Media Coverage of War
Dr. Scott Althaus
Associate Professor; jointly appointed in Political Science
Joined the department in 1996
Did you know professors can “double major”? Well, Dr. Althaus isn’t exactly double majoring, but he does have a joint appointment in the Department of Communication and the Department of Political Science. From this unique position, Dr. Althaus is able to pursue research interests in multiple fields, such as the effects of advertising in presidential elections. We sat down with Dr. Althaus to get an insider’s look at his work and the advantages of a joint appointment that bridges academic disciplines.
1. How did you become interested in war, media coverage, and public opinion?
After graduating from high school and before attending college, I enlisted in the Army and served for three years. Some experiences during that time led me to become interested in the disjuncture between what the news reports and what actually happens in the world, and that interest eventually led me to pursue graduate studies in political communication. My current research on media coverage and public opinion brings me back to the topics that first led me to become a professor.
2. You have analyzed news coverage about war spanning the past 100 years (from World War I to the Iraqi War). What implications can be drawn from your findings?
Although the circumstances of these major wars are unique, all of them have been reported in similar ways through the news. The kind of war reporting we get from Iraq and Afghanistan today is in many ways quite like the kind of war reporting we got during the two world wars. And even though we have television today, they had newsreels back then. The newsreels showed moving images of war that are just as graphic and compelling as the most dramatic combat footage we see on television today.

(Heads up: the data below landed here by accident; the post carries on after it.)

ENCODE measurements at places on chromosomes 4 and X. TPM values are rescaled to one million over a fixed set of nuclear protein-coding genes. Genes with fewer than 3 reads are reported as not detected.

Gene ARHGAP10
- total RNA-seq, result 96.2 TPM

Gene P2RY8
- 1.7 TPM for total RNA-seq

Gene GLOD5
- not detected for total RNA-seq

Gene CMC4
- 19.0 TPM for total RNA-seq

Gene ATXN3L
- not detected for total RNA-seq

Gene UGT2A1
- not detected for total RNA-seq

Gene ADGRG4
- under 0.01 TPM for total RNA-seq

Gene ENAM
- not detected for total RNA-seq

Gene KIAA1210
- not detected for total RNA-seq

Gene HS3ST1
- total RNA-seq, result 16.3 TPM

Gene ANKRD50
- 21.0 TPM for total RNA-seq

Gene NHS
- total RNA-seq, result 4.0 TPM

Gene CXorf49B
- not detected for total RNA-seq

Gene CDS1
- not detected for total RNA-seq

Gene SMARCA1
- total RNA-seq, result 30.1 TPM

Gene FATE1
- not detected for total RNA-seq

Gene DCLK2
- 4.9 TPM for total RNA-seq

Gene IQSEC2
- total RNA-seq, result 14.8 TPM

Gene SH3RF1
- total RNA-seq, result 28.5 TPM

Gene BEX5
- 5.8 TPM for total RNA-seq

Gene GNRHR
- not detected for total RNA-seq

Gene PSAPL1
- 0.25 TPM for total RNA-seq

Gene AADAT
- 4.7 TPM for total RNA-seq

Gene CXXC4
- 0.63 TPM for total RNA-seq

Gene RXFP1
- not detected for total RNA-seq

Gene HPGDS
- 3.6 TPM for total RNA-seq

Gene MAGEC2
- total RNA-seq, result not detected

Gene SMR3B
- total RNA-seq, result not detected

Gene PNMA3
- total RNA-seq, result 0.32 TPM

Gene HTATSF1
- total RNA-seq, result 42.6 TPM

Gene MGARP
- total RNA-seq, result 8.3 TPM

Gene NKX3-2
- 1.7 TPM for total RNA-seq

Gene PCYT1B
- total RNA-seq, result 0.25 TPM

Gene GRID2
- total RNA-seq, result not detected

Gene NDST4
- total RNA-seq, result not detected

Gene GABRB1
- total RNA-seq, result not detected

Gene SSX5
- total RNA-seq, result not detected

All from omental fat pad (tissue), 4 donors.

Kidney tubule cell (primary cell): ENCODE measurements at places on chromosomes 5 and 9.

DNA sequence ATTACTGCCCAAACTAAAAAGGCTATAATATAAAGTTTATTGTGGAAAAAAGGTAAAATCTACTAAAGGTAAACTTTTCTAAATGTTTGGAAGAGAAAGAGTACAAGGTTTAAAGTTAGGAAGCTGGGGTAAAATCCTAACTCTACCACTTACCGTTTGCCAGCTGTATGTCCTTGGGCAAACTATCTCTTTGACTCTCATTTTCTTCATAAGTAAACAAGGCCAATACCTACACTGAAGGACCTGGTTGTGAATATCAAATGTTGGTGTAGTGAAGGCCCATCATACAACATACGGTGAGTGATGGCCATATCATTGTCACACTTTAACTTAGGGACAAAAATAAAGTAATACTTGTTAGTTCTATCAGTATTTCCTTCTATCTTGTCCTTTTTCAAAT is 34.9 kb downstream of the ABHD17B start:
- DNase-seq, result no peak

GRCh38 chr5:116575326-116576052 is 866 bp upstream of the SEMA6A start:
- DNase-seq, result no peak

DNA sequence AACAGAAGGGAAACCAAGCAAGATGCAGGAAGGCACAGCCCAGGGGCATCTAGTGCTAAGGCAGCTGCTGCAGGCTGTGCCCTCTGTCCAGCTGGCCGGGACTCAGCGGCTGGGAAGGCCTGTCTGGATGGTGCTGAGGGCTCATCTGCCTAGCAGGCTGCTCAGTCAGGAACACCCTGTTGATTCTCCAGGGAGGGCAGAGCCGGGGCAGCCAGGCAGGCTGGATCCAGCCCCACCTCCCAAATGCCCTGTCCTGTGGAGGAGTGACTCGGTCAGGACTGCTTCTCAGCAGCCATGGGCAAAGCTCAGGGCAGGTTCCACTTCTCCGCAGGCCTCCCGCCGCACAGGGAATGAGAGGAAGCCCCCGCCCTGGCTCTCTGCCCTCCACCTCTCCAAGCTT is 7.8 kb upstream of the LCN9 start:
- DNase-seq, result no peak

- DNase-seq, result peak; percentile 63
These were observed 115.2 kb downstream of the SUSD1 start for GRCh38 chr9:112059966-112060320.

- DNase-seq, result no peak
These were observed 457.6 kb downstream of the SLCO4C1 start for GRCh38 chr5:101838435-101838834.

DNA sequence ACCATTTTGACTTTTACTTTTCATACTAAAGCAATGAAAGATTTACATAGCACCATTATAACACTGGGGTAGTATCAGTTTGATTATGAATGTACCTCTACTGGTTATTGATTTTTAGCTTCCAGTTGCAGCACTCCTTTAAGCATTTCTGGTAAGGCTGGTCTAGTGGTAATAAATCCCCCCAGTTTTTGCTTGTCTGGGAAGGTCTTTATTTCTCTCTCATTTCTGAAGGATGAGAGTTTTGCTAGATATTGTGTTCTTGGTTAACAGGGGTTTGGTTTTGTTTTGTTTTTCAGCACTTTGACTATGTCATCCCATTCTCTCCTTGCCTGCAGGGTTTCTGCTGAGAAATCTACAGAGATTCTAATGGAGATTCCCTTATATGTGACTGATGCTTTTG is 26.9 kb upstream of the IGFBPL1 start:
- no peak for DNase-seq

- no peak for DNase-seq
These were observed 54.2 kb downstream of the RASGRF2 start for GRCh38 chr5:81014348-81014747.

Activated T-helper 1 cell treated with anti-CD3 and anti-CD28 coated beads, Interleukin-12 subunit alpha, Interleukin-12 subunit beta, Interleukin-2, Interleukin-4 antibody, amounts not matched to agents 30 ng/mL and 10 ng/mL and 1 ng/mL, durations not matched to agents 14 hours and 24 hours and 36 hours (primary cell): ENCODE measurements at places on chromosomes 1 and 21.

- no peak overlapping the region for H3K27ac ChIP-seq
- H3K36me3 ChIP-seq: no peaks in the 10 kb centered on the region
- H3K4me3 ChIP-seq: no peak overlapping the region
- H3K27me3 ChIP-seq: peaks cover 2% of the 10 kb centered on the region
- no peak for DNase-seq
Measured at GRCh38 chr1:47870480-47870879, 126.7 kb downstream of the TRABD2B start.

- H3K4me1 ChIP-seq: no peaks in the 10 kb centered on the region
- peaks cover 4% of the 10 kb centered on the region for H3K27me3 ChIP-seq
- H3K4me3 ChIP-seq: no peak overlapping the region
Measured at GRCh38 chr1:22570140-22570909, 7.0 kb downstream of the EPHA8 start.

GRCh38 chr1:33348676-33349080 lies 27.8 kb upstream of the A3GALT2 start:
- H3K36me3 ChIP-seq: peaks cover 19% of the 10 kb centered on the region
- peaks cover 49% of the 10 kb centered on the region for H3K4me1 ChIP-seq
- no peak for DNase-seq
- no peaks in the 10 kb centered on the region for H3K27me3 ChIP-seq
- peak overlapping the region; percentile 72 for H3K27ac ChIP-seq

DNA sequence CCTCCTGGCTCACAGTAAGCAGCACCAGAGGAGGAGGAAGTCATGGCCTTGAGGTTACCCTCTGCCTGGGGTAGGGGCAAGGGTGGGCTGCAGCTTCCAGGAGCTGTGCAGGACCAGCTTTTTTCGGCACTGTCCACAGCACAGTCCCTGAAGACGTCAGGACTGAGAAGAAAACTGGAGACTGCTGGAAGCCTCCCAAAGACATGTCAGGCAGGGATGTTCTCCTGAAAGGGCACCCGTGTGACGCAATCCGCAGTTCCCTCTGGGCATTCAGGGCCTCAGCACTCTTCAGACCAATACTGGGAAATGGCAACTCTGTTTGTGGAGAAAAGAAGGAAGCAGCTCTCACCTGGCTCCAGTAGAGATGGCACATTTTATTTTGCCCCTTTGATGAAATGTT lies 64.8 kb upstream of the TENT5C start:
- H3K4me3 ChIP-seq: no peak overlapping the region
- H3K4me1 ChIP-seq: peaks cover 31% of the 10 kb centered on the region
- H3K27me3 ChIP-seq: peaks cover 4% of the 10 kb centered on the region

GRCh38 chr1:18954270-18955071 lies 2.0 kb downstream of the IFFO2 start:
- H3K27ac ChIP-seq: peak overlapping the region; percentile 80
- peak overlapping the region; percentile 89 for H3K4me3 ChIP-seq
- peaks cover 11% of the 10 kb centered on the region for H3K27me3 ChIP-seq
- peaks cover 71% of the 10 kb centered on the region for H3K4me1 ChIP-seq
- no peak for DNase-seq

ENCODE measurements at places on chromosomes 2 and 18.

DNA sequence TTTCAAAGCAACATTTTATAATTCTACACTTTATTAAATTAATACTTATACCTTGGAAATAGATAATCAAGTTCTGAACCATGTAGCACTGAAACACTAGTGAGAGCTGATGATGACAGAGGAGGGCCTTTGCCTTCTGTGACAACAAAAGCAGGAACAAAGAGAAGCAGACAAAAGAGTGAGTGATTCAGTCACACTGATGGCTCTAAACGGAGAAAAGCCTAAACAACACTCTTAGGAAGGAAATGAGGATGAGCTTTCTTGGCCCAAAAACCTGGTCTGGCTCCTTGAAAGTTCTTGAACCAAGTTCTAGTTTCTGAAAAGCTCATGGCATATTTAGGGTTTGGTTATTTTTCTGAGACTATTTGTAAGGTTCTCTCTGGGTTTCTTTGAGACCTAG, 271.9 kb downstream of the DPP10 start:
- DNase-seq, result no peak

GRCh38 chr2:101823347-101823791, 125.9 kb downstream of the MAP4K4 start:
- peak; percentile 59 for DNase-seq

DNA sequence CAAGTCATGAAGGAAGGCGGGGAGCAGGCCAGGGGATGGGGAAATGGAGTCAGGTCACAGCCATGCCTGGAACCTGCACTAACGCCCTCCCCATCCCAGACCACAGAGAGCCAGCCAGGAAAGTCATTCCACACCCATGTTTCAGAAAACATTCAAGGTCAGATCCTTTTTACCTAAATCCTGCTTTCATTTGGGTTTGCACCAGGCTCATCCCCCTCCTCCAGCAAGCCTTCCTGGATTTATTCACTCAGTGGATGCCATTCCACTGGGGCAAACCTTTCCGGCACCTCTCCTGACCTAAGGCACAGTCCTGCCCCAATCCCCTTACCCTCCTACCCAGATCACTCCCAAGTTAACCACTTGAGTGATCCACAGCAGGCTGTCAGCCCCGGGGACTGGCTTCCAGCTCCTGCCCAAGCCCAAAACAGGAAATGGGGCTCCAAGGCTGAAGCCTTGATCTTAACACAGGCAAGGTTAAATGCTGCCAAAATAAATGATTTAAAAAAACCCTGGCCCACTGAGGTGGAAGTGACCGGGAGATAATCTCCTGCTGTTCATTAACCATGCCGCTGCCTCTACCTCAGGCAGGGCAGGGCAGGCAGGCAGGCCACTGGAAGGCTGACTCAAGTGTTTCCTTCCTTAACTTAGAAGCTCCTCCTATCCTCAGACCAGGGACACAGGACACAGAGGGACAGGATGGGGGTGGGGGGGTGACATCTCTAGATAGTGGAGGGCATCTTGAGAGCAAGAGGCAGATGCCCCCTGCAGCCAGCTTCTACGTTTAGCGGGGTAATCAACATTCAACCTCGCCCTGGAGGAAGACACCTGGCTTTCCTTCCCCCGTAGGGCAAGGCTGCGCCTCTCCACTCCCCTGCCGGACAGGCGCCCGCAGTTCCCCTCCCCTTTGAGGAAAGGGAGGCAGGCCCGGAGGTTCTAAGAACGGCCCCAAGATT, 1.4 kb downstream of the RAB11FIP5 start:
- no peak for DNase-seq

3. What are the benefits of your joint appointment with the Department of Communication and the Department of Political Science? What advice do you have for how students interested in both can get the best of both departments?
The main benefit is that I get to interact with exceptionally talented faculty, graduate students, and undergraduate students from two departments instead of just one. For undergraduate students, getting the best of both departments often involves getting into the high-demand classes at the 300 and 400 levels. Those who double major will have an easier time enrolling into these high-demand classes. Majoring in one and minoring in the other is another way to improve your chances of getting in to the classes you especially want to takes.
4.What is one thing you would like undergraduates to know about your research, your findings, or your role as a professor?
Like most professors, I love what I do for a living. Teaching, research, and public engagement are all part of the reason why I became a professor. So undergraduates should know that getting a chance to meet them during office hours is something I look forward to. Even though our university is a large and potentially impersonal institution, make the most of your time at Illinois and meet with your professors outside of the classroom. When I was an undergraduate, meeting with my favorite professors in office hours was one of the factors that led me to pursue academics as a career.